Feel The Bern! Trump Train! Cruz-mentum!
There's so much talk in the 2016 presidential race about momentum — the "Big Mo," as it's been dubbed for a quarter century. But here's the truth: The power of momentum in politics today is an outdated myth — an illusion.
Ted Cruz supposedly had all the momentum after his Iowa victory. Then he got creamed in New Hampshire and South Carolina. Cruz had the Big Mo again after he pulled off a strong win against Donald Trump in Wisconsin. No dice. Now that Trump has won big in New York, has he ridden a tidal wave of momentum to achieve a significant bounce in, say, Pennsylvania or California? Nope. A similar effect is playing out in the race between Hillary Clinton and Bernie Sanders. He won more than a half dozen contests in a row. Then Clinton crushed him in the Empire State. Momentum, shmomentum.
John Kasich's entire candidacy was premised on the idea that strong showings in New Hampshire and Ohio would give him the momentum to outperform in, well, the other 48 states, where he had no infrastructure or reason to win. That hasn't panned out.
Of Marco Rubio, the less said the better. He kept hoping that each primary would deliver that vaunted "momentum" that would push him to the next primary. Instead, like Wile E. Coyote running off a cliff, he kept running until he realized there was nothing under his feet, and crashed back to earth.
Why do political campaigns continue to put such faith in momentum despite the prevailing evidence that it simply doesn't exist?
To answer that question, it's instructive to wind back the clock to the greatest "momentum" story in recent American politics: Bill Clinton's come-from-behind second-place finish in New Hampshire, which ended up propelling him to the Democratic nomination in 1992, and thence to history. People mocked Rubio for giving speeches after second-place finishes where he sounded like he'd won the nomination, but, hey, it worked for Clinton, didn't it?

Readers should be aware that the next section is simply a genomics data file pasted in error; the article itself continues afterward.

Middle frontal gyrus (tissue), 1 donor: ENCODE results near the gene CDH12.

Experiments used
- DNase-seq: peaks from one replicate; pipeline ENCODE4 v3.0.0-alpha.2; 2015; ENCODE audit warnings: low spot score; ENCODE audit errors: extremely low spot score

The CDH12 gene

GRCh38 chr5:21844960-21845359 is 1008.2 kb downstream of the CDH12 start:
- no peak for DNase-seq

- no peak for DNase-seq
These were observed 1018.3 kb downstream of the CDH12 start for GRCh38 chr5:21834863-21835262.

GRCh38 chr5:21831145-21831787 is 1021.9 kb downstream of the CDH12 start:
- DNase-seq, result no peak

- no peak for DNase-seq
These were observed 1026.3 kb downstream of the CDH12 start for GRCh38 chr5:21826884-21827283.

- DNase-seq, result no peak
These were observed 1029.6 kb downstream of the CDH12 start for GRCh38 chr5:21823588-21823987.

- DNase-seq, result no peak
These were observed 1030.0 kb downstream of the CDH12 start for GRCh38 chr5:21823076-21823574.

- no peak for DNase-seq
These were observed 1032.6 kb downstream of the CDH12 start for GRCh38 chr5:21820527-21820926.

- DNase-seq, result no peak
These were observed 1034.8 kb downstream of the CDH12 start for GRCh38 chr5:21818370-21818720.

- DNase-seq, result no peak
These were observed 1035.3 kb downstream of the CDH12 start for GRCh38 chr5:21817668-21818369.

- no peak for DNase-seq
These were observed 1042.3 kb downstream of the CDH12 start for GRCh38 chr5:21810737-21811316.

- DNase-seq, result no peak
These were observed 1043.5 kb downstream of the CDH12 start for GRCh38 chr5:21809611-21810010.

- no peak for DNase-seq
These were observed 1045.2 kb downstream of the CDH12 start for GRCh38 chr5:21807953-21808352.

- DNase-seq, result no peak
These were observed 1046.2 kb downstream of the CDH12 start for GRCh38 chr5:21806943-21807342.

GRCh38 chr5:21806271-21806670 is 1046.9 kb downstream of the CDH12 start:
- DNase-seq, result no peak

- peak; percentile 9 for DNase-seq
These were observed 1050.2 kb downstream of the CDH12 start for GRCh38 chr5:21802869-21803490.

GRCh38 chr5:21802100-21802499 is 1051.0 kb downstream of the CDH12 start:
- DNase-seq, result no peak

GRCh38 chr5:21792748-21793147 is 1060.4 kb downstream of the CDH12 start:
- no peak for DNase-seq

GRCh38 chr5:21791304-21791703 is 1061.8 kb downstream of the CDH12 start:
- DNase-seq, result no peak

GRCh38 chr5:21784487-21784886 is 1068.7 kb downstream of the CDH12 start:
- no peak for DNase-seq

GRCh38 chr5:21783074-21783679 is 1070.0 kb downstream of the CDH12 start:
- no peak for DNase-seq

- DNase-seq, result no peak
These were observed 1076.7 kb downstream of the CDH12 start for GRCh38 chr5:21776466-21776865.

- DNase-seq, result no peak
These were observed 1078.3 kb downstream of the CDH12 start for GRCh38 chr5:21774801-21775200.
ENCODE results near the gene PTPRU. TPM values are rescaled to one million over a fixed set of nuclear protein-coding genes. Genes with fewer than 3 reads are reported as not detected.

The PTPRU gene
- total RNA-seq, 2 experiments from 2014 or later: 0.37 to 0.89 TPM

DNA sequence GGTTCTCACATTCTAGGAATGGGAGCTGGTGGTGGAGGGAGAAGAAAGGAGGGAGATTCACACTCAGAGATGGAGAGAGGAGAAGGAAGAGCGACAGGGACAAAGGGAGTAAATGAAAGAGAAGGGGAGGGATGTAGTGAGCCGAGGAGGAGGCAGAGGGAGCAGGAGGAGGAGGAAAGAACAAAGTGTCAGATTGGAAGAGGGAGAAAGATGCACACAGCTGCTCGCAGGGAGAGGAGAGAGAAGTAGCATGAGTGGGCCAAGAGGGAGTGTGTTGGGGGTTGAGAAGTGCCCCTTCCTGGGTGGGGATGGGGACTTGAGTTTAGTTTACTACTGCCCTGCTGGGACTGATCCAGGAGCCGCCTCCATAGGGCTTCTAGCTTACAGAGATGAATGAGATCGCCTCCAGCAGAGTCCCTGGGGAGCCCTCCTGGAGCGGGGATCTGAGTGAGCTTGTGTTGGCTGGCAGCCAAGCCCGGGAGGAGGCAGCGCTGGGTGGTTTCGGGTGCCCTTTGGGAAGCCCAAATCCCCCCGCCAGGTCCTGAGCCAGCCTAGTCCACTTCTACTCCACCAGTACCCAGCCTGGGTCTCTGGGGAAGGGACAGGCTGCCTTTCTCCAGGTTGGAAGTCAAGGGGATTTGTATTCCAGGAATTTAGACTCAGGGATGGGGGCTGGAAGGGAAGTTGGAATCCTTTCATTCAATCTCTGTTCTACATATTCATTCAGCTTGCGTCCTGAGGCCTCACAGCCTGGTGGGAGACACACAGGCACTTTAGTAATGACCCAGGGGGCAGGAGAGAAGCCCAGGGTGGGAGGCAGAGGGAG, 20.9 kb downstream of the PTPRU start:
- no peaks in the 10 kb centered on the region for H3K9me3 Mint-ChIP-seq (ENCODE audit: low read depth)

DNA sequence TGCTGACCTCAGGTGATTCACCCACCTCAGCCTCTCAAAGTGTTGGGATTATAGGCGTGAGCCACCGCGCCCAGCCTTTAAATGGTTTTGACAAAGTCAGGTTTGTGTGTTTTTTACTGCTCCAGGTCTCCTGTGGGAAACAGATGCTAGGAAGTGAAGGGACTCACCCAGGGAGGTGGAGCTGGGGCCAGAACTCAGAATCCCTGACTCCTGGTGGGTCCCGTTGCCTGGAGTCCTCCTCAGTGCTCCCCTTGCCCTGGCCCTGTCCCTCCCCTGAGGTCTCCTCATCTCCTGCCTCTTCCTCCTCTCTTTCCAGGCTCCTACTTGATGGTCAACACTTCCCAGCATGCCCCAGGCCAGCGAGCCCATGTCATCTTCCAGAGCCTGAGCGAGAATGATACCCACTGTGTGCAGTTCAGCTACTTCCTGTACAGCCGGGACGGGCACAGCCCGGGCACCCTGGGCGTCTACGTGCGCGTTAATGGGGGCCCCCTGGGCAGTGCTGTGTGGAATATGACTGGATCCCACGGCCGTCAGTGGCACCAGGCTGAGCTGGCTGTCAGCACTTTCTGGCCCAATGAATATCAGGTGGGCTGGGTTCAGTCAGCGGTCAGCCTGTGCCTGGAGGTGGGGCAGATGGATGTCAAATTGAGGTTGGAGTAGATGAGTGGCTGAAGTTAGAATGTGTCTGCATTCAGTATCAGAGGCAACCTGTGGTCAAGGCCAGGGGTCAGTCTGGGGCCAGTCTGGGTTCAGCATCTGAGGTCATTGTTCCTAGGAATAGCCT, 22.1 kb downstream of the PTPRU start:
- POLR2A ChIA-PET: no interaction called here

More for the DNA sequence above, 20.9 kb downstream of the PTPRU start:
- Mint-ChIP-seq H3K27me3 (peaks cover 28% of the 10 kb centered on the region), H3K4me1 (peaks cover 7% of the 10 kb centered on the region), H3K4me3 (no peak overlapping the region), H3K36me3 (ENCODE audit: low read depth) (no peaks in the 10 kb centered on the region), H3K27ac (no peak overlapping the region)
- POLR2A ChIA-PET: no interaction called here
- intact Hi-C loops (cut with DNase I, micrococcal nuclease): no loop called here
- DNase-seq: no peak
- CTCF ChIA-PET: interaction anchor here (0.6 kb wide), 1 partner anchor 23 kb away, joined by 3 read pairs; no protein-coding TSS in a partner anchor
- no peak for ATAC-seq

Well, why did it work? Because the idea of momentum works in tandem with a narrative. Bill Clinton branded himself "the comeback kid." The media bought it. His unexpectedly strong showing prompted voters to give him a second look. Success breeds success. People want to support a guy who's winning.
There used to be a lot of truth to this idea. But no more.
What changed? The media.
After Clinton won New Hampshire in 1992, every channel's evening news and every non-right-leaning newspaper (meaning almost every newspaper) promoted the narrative that Clinton's second-place finish was a big deal. The media telling voters that the candidate has done something unexpected that will give him momentum gets the voters to give the candidate a second look, to view him more favorably (he's winning!), which drives up polls, which gives you another cycle of momentum, and so on.
The media-driven narrative of momentum used to be able to create actual momentum. But that only works when you have a unified media narrative to get the snowball effect started. And a unified media narrative is precisely what America no longer has.
Rubio did nothing to warrant winning a "comeback kid" designation in 2016. But imagine if he had, and then had been christened "the comeback kid" by CNN, and even maybe by Fox News. He still wouldn't be called that by Rush Limbaugh, and certainly not by Breitbart (in the tank for Trump), or The Blaze (in the tank for Cruz), or MSNBC (in the tank against whichever Republican looks most electable).
The media today is fractured, fragmented. A consistent and coherent media narrative is very difficult to form around a candidate. And when it does happen, it's in a way that is much harder to translate into momentum.
Political momentum in 2016 is a myth. And it's likely to stay that way for the foreseeable future.